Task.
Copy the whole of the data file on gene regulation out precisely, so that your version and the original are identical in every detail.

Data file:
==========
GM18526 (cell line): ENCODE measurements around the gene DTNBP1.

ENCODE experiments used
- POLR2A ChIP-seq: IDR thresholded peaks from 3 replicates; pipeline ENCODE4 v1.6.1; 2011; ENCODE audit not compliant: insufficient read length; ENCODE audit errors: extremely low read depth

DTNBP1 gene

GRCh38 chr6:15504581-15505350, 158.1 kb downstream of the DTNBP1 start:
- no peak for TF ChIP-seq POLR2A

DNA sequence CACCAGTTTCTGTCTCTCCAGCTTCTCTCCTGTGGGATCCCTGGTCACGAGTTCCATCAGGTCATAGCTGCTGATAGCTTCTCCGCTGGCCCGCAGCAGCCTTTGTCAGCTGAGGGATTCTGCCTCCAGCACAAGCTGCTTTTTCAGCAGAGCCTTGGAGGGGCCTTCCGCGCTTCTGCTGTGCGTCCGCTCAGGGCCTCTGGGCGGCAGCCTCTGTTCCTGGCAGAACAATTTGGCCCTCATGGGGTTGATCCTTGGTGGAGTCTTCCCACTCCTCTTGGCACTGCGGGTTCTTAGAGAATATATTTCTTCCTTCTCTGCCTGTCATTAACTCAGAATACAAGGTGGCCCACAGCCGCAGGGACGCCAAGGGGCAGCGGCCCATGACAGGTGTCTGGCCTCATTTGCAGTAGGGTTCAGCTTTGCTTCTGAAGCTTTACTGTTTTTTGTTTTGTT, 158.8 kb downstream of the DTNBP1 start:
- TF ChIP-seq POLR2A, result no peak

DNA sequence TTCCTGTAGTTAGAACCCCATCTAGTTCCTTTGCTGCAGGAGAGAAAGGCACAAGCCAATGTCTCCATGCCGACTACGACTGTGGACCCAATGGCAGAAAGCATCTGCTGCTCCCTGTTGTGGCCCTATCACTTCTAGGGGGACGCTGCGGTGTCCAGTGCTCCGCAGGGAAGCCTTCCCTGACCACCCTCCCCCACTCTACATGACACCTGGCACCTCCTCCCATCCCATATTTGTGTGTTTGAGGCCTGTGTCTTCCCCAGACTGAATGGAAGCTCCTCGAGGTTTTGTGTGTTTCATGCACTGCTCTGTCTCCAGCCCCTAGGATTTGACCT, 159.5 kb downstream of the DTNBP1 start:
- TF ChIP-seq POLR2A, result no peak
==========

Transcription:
GM18526 (cell line): ENCODE measurements around the gene DTNBP1.

ENCODE experiments used
- POLR2A ChIP-seq: IDR thresholded peaks from 3 replicates; pipeline ENCODE4 v1.6.1; 2011; ENCODE audit not compliant: insufficient read length; ENCODE audit errors: extremely low read depth

DTNBP1 gene

GRCh38 chr6:15504581-15505350, 158.1 kb downstream of the DTNBP1 start:
- no peak for TF ChIP-seq POLR2A

DNA sequence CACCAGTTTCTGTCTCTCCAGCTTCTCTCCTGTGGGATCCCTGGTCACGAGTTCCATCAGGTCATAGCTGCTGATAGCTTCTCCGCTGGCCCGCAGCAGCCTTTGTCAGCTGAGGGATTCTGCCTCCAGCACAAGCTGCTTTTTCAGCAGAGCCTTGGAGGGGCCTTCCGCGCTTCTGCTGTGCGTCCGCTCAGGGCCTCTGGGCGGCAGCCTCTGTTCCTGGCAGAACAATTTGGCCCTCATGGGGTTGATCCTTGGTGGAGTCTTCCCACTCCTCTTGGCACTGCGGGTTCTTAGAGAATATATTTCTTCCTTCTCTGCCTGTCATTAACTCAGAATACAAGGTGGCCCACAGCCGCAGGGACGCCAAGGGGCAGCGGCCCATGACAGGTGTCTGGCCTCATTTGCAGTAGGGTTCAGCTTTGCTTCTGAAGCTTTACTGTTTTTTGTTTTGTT, 158.8 kb downstream of the DTNBP1 start:
- TF ChIP-seq POLR2A, result no peak

DNA sequence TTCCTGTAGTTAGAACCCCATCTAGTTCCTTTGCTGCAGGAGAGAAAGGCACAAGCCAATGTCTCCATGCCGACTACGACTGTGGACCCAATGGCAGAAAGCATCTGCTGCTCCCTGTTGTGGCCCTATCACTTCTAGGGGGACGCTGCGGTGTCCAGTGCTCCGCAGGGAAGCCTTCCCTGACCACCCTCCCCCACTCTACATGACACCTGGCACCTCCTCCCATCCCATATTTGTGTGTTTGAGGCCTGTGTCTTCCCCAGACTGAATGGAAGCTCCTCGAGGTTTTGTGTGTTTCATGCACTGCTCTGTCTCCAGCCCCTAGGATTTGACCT, 159.5 kb downstream of the DTNBP1 start:
- TF ChIP-seq POLR2A, result no peak